The Fee for Intervention (FFI) scheme comes into force from October and means the Health and Safety Executive (HSE) will be able to charge its costs in investigating incidents to the company involved.
Costs for a wide range of functions, including writing letters and reports, specialist assistance from outside agencies, site visits and gathering evidence, can all be recovered.
Fees can vary depending on the case but the hourly rate for HSE staff has been set at £124 for 2012/13.
An inspection which results in a letter will cost a company £750 while full investigations may run into tens of thousands of pounds.
It is estimated around £44 million is spent annually in Scotland investigating workplace accidents.
Martin Gray, risk manager at Central Insurance, said: "HSE has the same problem as other government bodies in that it has to find ways to provide the same service with a smaller budget, and these new laws form part of how it's planning to do that.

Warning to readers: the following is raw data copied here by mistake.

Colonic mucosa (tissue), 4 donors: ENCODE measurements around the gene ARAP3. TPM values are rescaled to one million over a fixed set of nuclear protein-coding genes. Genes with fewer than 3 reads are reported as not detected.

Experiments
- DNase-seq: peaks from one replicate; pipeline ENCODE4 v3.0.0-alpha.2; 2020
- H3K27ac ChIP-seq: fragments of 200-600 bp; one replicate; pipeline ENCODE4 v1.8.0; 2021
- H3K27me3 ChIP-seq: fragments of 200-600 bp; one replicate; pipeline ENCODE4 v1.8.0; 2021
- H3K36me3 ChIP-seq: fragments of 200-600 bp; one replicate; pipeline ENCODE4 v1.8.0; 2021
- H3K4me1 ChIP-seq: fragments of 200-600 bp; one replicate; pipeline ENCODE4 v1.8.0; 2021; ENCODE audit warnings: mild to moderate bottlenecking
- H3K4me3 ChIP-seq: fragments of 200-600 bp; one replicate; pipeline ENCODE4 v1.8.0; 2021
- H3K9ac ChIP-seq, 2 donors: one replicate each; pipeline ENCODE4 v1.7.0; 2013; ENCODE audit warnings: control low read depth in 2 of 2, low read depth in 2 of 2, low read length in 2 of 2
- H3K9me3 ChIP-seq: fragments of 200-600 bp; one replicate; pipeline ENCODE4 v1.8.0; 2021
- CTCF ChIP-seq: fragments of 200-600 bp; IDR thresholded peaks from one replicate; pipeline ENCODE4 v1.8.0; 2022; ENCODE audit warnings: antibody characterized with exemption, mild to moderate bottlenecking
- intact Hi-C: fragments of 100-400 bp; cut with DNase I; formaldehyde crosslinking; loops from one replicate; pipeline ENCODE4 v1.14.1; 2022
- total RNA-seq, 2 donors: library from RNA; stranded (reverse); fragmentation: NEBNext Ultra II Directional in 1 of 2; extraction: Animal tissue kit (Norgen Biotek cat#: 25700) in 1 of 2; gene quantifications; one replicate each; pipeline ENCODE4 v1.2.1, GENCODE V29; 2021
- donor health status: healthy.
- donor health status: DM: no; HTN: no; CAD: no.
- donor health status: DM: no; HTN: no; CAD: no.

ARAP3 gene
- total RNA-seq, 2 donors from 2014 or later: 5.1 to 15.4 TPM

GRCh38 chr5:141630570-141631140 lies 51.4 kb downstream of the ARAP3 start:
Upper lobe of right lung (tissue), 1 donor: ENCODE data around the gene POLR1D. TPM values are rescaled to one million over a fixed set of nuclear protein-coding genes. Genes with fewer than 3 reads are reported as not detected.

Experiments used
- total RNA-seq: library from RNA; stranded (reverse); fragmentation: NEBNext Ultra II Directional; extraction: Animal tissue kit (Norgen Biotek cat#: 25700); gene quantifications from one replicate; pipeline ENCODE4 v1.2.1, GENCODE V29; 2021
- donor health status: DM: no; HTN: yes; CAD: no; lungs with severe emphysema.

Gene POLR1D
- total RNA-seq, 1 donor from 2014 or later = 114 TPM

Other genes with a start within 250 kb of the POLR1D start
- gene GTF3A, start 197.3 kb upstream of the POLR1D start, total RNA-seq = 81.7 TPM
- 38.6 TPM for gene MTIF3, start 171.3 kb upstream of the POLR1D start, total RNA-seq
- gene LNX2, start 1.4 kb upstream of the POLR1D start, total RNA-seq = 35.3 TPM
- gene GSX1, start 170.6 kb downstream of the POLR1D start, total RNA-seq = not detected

"The bad news for companies which breach the rules is they will need to pick up the tab for the HSE's costs, which could run into tens of thousands of pounds in some bigger cases.
"The majority of businesses do work very hard at making sure they provide a safe workplace, but it's a fact of life that accidents happen so it's very important to try to keep the odds in your favour."
HSE said: "We have worked with industry representatives in shaping the final form of the scheme and the published guidance explains how the scheme will work and what businesses can do to comply with the law and avoid incurring a fee.
"It is right that those who break the law should pay their fair share of the costs to put things right – and not the public purse. Firms that manage workplace risks properly will not pay."
Mr Gray added that businesses were unlikely to be covered for the additional costs through their insurance policies.
He said: "Health and safety has a reputation for being massively onerous, but most of it is just common sense, doesn't take long to implement, and will cost far less in the long run compared with an investigation and fines from the HSE."
Contextual targeting label: